June 14, 2007
Analysis indicates Paris Hilton is receiving especially harsh treatment
The Los Angeles Times has this new article providing data-driven context for debates over whether Paris Hilton to receiving a special kind of justice. Here are the highlights:
Paris Hilton will end up serving more time behind bars than the vast majority of inmates sent to L.A. County Jail for similar offenses, according to a Times analysis of jail records. Whether Hilton received special treatment from the Sheriff's Department has become the subject of much debate since Sheriff Lee Baca last week allowed the hotel heiress to go home after less than four full days in jail, despite a promise that she would serve 23 days of a 45-day sentence.
The Times analyzed 2 million jail releases and found 1,500 cases since July 2002 that — like Hilton's — involved defendants who had been arrested for drunk driving and later sentenced to jail after a probation violation or driving without a license. Had Hilton left jail for good after four days, her stint behind bars would have been similar to those served by 60% of those inmates. But after a judge sent her back to jail Friday, Hilton's attorney announced that she would serve the full 23 days. That means that Hilton will end up serving more time than 80% of other people in similar situations.
Now, if only the LA Times would conduct this analysis of the justice received in California by the hundreds of thousands of other persons behind bars who have a much lower Q rating than Ms. Hilton.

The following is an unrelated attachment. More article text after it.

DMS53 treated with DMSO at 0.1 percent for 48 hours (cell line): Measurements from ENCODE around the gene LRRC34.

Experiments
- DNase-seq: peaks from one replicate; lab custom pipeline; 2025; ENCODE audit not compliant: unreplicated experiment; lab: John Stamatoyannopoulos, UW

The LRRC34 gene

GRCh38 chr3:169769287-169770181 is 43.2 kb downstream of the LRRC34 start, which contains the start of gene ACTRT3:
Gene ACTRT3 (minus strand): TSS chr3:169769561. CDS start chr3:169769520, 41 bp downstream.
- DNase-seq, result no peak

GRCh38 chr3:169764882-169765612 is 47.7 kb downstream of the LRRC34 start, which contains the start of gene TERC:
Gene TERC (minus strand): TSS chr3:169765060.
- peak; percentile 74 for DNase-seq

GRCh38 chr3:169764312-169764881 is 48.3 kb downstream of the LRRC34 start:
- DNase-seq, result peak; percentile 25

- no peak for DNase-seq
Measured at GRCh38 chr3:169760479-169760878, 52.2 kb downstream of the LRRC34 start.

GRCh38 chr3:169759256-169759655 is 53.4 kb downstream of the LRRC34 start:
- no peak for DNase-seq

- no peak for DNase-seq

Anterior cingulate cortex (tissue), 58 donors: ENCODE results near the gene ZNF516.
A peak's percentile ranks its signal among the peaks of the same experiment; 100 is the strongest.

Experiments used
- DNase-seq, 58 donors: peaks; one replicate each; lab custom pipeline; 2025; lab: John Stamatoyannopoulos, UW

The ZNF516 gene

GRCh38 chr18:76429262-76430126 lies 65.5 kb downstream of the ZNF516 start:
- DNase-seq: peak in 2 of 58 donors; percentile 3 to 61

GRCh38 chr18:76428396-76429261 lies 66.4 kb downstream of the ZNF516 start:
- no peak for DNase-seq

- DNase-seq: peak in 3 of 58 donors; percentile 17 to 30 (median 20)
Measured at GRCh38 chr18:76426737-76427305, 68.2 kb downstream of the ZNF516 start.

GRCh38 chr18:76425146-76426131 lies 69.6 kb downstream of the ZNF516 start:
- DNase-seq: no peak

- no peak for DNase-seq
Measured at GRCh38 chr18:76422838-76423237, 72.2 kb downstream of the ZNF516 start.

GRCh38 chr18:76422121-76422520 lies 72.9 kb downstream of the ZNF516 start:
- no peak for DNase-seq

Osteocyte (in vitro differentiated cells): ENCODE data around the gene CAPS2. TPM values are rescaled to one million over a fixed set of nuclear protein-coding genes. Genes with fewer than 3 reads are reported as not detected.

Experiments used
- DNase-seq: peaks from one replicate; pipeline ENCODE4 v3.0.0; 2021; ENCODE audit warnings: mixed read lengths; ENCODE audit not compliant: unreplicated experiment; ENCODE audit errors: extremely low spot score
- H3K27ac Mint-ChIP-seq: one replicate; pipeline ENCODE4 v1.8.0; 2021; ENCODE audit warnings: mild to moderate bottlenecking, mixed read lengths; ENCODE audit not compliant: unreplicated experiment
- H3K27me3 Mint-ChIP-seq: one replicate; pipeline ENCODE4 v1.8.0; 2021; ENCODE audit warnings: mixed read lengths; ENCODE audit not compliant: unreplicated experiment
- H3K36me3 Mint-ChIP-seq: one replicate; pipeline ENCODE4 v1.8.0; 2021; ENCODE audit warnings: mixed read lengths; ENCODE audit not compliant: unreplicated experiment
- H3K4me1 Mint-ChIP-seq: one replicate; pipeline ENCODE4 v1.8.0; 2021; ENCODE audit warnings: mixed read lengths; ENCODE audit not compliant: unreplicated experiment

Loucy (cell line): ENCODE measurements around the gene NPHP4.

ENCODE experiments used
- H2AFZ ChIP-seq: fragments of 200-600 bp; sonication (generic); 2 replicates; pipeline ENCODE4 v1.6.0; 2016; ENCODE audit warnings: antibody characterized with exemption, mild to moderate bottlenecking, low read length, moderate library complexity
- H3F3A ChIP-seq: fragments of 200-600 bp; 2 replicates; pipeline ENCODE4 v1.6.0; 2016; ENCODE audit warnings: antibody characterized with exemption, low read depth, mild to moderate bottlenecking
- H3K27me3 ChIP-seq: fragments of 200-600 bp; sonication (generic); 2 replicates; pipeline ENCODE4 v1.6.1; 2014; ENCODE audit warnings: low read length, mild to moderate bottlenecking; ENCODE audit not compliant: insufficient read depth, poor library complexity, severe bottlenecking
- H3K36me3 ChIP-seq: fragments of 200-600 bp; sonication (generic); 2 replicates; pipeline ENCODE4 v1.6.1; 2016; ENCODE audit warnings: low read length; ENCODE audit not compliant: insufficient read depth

In a related vein, check out this interesting piece at Slate by Christopher Hitchens entitled "Siege of Paris: The creepy populism surrounding high-profile defendants."
June 14, 2007 at 06:57 AM | Permalink
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Posted by: Alex Hammer | Jun 14, 2007 10:03:51 AM
In our jurisdiction a first offense DUI is a two day jail sentence or being locked up in a motel for a weekend DUI class. If they fail sign up for the class the consequences depend on the judge. If the judge habitually sentences them to a week in jail for contempt word gets around and most people sign up for the class or show up at the jail to serve their sentence.
Driving while barred is an aggravated misdemeanor which has a maximum of two years in prison. Normally for repeated violations the sentence is 30 days in jail with a 20% good time credit or 24 days in jail.
Hilton's sentence of 45 days may have been 30 days for DWB plus 15 days for contempt to be served consecutively.
Posted by: John Neff | Jun 14, 2007 10:29:44 AM
I saw yesterday that MADD is saying that Paris Hilton is one of 500,000 people who drive drunk, have their license suspensed, and drive anyway each year. They say they are trying to raise $500,000 by the end of June to combat these 500,000 unsafe drivers; I've pasted part of their email below:
"MADD's Campaign to Eliminate Drunk Driving would help stop these 500,000 Paris Hiltons by 1) replacing long license suspensions with restrictions on driving that require offenders to use ignition interlock devices and 2) increasing penalties for driving while suspended to help deter people from committing this crime.
There are three things you can do to help stop these 500,000 offenders:
1. Donate to MADD online and help us meet their $500,000 goal at http://support.madd.org/combat500
2. Forward this email to on to your friends and family
3. Email your legislators to let them know you would like better ignition interlock laws at https://secure2.convio.net/madd/site/Advocacy?id=477"
It seems to make sense -- why not try to solve the larger problem?
Posted by: Nick | Jun 14, 2007 11:04:24 AM